One of the highlights of Katy Cadman’s week is conducting two-hour-long MomChoir practice sessions with more than 50 other women.
When all the voices come together for a song such as All I want for Christmas is You, the effect can be electrifying, says Cadman, the Vancouver choir’s artistic director.
“You leave just buzzing with excitement and enthusiasm and this feeling of camaraderie,” she says.
The high Cadman describes matches what researchers are learning in their labs: Singing has powerful effects on the brain, and it may provide a potent antidote to modern maladies such as stress, loneliness and depression.
More than other social activities such as team sports or card games, group singing seems to have the ability to generate feelings of social connectedness, says Dr. Frank Russo, a professor of psychology at Ryerson University. When done in unison, he says, it synchronizes singers’ breathing and heart rates. The auditory and motor areas of their brains spontaneously fire in time with one another. Their levels of the stress hormone cortisol decrease, while oxytocin, also known as the “love hormone,” increases. Moreover, studies have shown people can withstand more pain after group singing.
One of the special powers of singing likely has to do with how it engages people to move together in time, says Russo, who holds the Hear the World Research Chair in Music and Emotional Speech. People may not typically think of singing as movement since it doesn’t involve the larger kinds of actions that sports or dance requires, he explains. But there are hundreds of muscles involved in controlling one’s voice – all of which need to be exercised in unison when singing in a choir.
Given all of these complex and highly co-ordinated movements, one hypothesis is that group singing causes individuals to lose sight of where they end and where the next person begins, Russo says.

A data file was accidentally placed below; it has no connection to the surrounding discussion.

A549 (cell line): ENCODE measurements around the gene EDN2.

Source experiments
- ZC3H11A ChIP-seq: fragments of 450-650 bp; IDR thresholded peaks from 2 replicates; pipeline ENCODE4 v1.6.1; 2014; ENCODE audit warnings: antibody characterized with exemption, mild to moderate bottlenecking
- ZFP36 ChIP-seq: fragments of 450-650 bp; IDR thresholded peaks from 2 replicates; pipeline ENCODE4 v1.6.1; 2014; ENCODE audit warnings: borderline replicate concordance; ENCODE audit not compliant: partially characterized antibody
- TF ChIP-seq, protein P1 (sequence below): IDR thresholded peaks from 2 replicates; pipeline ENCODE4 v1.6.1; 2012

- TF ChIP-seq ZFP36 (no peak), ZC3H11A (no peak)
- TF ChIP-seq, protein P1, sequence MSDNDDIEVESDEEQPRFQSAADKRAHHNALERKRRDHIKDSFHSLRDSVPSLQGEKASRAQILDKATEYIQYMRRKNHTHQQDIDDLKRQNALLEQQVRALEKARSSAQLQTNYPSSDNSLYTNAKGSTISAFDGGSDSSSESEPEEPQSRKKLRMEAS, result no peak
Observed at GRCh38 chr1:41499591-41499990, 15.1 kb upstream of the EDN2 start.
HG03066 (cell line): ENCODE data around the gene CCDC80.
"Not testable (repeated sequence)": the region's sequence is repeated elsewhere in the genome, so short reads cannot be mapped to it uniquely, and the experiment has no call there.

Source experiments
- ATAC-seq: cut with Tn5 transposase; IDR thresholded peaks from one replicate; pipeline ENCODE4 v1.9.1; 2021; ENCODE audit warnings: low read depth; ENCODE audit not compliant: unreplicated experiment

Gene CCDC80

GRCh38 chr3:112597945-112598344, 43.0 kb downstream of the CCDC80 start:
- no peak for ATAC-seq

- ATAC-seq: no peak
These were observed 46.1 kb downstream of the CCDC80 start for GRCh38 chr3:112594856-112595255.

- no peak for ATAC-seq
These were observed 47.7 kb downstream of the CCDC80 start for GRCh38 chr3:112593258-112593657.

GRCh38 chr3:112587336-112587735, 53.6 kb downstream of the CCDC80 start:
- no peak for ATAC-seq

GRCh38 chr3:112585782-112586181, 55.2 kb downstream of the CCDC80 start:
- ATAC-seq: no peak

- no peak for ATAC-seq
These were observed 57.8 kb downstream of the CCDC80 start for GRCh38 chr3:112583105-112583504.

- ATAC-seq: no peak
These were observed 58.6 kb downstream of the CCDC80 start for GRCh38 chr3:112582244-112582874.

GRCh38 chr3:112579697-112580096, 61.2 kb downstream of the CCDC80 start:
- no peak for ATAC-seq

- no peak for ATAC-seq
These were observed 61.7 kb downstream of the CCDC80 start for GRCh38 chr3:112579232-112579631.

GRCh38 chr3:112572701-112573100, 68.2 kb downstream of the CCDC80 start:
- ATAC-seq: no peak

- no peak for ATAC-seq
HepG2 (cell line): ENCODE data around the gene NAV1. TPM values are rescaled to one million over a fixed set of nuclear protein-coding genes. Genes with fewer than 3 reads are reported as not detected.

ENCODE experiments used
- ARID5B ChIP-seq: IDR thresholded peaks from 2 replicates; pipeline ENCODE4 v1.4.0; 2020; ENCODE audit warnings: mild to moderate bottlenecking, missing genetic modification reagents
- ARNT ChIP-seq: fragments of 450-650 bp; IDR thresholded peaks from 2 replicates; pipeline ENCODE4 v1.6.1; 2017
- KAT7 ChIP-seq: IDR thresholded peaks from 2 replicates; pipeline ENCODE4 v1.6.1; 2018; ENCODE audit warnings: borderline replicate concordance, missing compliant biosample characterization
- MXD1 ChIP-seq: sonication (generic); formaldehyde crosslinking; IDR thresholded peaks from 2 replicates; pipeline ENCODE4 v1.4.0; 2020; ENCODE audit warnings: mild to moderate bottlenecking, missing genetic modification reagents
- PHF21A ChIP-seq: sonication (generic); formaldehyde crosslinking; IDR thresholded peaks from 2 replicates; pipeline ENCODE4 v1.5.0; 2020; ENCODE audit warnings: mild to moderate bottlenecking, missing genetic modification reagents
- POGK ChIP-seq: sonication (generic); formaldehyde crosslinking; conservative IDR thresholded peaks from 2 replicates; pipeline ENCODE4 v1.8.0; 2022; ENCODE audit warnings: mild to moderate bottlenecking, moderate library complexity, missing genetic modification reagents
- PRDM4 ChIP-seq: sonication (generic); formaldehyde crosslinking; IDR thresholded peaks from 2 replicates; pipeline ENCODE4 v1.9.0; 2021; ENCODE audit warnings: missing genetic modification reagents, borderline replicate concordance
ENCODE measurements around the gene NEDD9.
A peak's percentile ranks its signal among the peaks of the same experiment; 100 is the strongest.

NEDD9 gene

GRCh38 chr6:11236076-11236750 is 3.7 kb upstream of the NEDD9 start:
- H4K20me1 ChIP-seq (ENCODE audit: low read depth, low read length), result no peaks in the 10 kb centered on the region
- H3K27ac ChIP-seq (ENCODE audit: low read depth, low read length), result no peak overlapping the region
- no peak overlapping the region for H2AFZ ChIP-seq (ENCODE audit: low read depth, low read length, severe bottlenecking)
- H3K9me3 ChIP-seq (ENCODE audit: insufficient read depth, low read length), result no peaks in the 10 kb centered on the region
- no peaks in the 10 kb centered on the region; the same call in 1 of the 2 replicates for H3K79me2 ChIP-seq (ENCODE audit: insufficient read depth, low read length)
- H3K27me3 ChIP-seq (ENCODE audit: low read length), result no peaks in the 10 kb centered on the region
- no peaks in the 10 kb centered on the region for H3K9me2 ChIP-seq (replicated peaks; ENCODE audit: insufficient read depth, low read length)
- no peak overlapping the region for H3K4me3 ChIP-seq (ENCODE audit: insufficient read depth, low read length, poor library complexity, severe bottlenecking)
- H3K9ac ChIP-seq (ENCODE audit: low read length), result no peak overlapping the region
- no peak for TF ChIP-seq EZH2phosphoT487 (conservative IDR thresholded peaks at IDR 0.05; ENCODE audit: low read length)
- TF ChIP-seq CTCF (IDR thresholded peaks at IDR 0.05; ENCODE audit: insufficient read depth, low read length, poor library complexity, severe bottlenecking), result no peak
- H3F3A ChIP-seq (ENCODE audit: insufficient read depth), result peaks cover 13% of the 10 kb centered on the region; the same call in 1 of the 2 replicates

“That’s an intriguing idea, that we really become some kind of superorganism that’s like a collection of the parts,” he says.
The resulting sense of being part of something greater than oneself may be why people can tolerate more pain after group singing. The activity may remind them they’re not on their own, and thus they may feel stronger and more resilient against adversity, Russo says.
To better understand what happens biologically, Russo and his colleagues are currently collecting questionnaire responses and saliva samples from participants of around 15 choirs across the country. They are then testing the cortisol and oxytocin levels of the samples, taken before and after choir sessions, to see whether the results align with prior research that suggests cortisol dips after singing, and oxytocin rises.
Changes in these hormones, however, may just be the start. A small, recent study by British researchers provides early evidence that singing may increase endocannabinoids, which are cannabis-like chemical compounds produced naturally in the body. The study, published in the journal Frontiers in Behavioral Neuroscience, suggests singing’s effect on the endocannabinoid system produces a euphoric sensation akin to a “runner’s high.”
It turns out singing can also help soothe us and bind us together at even the earliest stage of life. Sandra Trehub, a professor emeritus of psychology at University of Toronto who studies the effects of maternal singing, says babies are responsive to music from birth.
“In a situation where babies are crying or upset about something, singing is really the fastest way of turning something around. It’s like a comfort food almost,” she says, adding that research measuring mothers’ and babies’ physiological responses show that mothers are calmed by their own lullabies as well.
In daycares or nursery schools, children tend to be more sociable toward other children who sing the same familiar songs, says Trehub, who is a member of the renowned Montreal-based International Laboratory for Brain, Music and Sound Research (Brams).
While there is evidence to show singing may help those with depression and improve speech in patients with Parkinson’s disease or those who have suffered from stroke, there is still much more research to be done on its potential therapeutic effects, Russo says.
Nevertheless, it can do little harm, he says, and it’s something almost everyone can do.
He notes only about 3 per cent to 4 per cent of the population is actually tone deaf, or unable to perceive differences in pitches.
“There’s a lot of folks out there who have learned to not sing at the holidays,” he says, but there’s no reason to hold back.